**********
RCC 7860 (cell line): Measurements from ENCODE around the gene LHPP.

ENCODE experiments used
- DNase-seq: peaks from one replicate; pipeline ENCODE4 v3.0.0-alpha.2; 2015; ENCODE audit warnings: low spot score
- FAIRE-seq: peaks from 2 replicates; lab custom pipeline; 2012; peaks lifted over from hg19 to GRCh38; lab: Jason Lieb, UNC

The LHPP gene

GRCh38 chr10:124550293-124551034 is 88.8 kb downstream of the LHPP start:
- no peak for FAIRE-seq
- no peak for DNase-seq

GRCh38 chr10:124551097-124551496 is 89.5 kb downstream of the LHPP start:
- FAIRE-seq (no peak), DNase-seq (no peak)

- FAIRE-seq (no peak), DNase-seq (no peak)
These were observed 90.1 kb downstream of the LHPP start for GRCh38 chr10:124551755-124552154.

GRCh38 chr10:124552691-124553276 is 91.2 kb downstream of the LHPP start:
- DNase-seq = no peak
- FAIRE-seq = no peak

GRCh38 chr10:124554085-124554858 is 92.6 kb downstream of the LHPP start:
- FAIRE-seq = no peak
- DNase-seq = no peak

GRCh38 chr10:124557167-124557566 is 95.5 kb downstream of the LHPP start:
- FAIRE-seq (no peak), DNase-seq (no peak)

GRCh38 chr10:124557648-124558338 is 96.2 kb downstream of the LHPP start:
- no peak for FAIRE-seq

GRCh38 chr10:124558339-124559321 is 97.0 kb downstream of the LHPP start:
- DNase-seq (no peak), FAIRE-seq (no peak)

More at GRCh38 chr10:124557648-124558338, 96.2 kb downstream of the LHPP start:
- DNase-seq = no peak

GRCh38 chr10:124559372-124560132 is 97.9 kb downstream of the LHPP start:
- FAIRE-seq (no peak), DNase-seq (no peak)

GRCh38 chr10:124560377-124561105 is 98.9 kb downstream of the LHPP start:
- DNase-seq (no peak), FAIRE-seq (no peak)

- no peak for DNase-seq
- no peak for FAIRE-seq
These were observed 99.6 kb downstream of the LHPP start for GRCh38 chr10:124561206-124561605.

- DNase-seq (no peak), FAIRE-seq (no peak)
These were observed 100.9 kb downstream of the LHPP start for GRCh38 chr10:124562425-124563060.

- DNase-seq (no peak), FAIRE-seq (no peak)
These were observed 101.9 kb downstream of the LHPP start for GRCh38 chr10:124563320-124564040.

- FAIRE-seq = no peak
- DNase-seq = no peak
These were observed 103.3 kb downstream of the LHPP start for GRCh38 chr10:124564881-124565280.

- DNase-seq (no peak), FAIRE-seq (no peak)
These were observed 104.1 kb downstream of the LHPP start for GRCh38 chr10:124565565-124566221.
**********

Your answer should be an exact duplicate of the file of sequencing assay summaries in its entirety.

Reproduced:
RCC 7860 (cell line): Measurements from ENCODE around the gene LHPP.

ENCODE experiments used
- DNase-seq: peaks from one replicate; pipeline ENCODE4 v3.0.0-alpha.2; 2015; ENCODE audit warnings: low spot score
- FAIRE-seq: peaks from 2 replicates; lab custom pipeline; 2012; peaks lifted over from hg19 to GRCh38; lab: Jason Lieb, UNC

The LHPP gene

GRCh38 chr10:124550293-124551034 is 88.8 kb downstream of the LHPP start:
- no peak for FAIRE-seq
- no peak for DNase-seq

GRCh38 chr10:124551097-124551496 is 89.5 kb downstream of the LHPP start:
- FAIRE-seq (no peak), DNase-seq (no peak)

- FAIRE-seq (no peak), DNase-seq (no peak)
These were observed 90.1 kb downstream of the LHPP start for GRCh38 chr10:124551755-124552154.

GRCh38 chr10:124552691-124553276 is 91.2 kb downstream of the LHPP start:
- DNase-seq = no peak
- FAIRE-seq = no peak

GRCh38 chr10:124554085-124554858 is 92.6 kb downstream of the LHPP start:
- FAIRE-seq = no peak
- DNase-seq = no peak

GRCh38 chr10:124557167-124557566 is 95.5 kb downstream of the LHPP start:
- FAIRE-seq (no peak), DNase-seq (no peak)

GRCh38 chr10:124557648-124558338 is 96.2 kb downstream of the LHPP start:
- no peak for FAIRE-seq

GRCh38 chr10:124558339-124559321 is 97.0 kb downstream of the LHPP start:
- DNase-seq (no peak), FAIRE-seq (no peak)

More at GRCh38 chr10:124557648-124558338, 96.2 kb downstream of the LHPP start:
- DNase-seq = no peak

GRCh38 chr10:124559372-124560132 is 97.9 kb downstream of the LHPP start:
- FAIRE-seq (no peak), DNase-seq (no peak)

GRCh38 chr10:124560377-124561105 is 98.9 kb downstream of the LHPP start:
- DNase-seq (no peak), FAIRE-seq (no peak)

- no peak for DNase-seq
- no peak for FAIRE-seq
These were observed 99.6 kb downstream of the LHPP start for GRCh38 chr10:124561206-124561605.

- DNase-seq (no peak), FAIRE-seq (no peak)
These were observed 100.9 kb downstream of the LHPP start for GRCh38 chr10:124562425-124563060.

- DNase-seq (no peak), FAIRE-seq (no peak)
These were observed 101.9 kb downstream of the LHPP start for GRCh38 chr10:124563320-124564040.

- FAIRE-seq = no peak
- DNase-seq = no peak
These were observed 103.3 kb downstream of the LHPP start for GRCh38 chr10:124564881-124565280.

- DNase-seq (no peak), FAIRE-seq (no peak)
These were observed 104.1 kb downstream of the LHPP start for GRCh38 chr10:124565565-124566221.